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An Overview of the Theory and Applications of Metasurfaces: The Two-Dimensional Equivalents of Metamaterials



Christopher L. Holloway, Edward E. Kuester, Joshua A. Gordon, James C. Booth, John Ohara, D Smith


Metamaterials are typically engineered by arranging a set of small scatterers or apertures in a regular array throughout a region of space, thus obtaining some desirable bulk electromagnetic behavior. Often the desired property is one that is not normally found naturally (negative refractive index, near-zero index, etc.). Over the past ten years metamaterials have moved from being simply a theoretical concept to a field with developed and marketed applications. Three-dimensional metamaterials can be extended by arranging electrically small scatterers or holes into a two-dimensional pattern at a surface or interface. This surface version of a metamaterial has been given the name metasurface (the term metafilm has also been employed for certain structures). For many applications, metasurfaces can be used in place of metamaterials. Metasurfaces have the advantage of taking up less physical space than do full three-dimensional metamaterial structures; consequently, metasurfaces offer the possibility of less lossy structures. In this overview paper we discuss the theoretical basis by which metasurfaces should be characterized, and discuss various of their applications. We will see how metasurfaces are distinguished from conventional frequency selective surfaces. Metamaterials have a wide range of potential applications in electromagnetics (ranging from low microwave to optical frequencies) including: 1) controllable ``smart'' surfaces, 2) miniaturized cavity resonators, 3) novel waveguiding structures, 4) angular independent surfaces, 5) absorbers, 6) biomedical devices, 7) terahertz switches, and 8) fluid-tunable frequency-agile materials, to name only a few. In this review, we will see that the development in recent years of such materials and/or surfaces are bringing us closer to realizing the exciting speculations made over one hundred years ago by the work of Lamb, Schuster, and Pocklington, and later by Mandel'shtam and Veselago.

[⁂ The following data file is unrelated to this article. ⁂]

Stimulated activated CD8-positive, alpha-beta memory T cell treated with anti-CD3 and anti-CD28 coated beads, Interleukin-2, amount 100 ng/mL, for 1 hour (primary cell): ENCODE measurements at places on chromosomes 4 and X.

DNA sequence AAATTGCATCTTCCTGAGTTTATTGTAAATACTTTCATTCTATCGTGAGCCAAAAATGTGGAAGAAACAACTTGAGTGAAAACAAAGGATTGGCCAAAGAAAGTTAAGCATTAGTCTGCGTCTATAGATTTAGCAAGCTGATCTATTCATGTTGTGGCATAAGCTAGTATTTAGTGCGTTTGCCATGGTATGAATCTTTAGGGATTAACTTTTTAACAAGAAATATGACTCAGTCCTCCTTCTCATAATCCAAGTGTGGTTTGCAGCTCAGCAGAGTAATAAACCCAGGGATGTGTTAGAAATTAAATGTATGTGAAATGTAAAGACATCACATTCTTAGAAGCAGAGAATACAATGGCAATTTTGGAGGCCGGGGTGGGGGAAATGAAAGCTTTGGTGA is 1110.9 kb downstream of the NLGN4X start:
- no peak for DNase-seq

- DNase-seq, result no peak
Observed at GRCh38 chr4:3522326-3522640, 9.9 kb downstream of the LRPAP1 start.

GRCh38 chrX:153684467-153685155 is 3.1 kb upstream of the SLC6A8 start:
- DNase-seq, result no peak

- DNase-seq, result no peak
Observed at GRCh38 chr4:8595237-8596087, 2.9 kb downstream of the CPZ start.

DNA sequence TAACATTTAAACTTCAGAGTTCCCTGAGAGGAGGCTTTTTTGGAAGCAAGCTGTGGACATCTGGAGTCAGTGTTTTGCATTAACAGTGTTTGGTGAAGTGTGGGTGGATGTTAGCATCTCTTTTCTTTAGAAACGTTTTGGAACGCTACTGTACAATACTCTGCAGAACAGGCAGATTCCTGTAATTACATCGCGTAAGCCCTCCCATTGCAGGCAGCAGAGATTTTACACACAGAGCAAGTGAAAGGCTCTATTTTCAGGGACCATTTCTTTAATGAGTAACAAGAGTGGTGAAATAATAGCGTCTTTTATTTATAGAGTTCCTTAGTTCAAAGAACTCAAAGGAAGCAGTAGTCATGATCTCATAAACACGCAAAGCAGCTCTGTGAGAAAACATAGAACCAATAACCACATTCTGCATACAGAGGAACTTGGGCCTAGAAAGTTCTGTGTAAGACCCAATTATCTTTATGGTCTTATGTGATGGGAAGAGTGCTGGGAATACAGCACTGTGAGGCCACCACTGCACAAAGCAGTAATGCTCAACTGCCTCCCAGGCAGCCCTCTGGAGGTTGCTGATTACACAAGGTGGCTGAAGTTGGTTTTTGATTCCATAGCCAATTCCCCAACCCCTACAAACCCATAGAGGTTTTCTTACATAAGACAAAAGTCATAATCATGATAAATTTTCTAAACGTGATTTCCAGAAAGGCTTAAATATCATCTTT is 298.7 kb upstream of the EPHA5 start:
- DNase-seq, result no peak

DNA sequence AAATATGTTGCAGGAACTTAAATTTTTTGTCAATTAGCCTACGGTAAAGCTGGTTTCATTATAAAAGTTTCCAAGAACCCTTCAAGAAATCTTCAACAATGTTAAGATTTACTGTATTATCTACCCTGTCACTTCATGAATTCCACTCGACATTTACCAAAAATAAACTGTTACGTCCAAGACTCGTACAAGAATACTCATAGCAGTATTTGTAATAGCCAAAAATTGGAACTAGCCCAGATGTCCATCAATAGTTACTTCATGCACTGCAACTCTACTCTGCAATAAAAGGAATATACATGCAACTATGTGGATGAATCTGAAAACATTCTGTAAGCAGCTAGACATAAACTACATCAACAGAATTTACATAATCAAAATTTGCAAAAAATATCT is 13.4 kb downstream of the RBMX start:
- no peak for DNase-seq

IEEE Antennas and Propagation Magazine


agile materials, effective media, engineered materials, generalized sheet transition conditions (GSTC), metafilm, metamaterial, metasurface, polarizability densities, surface susceptibility, tunable materials


Holloway, C. , Kuester, E. , Gordon, J. , Booth, J. , Ohara, J. and Smith, D. (2012), An Overview of the Theory and Applications of Metasurfaces: The Two-Dimensional Equivalents of Metamaterials, IEEE Antennas and Propagation Magazine, [online], (Accessed April 24, 2024)
Created April 1, 2012, Updated January 27, 2020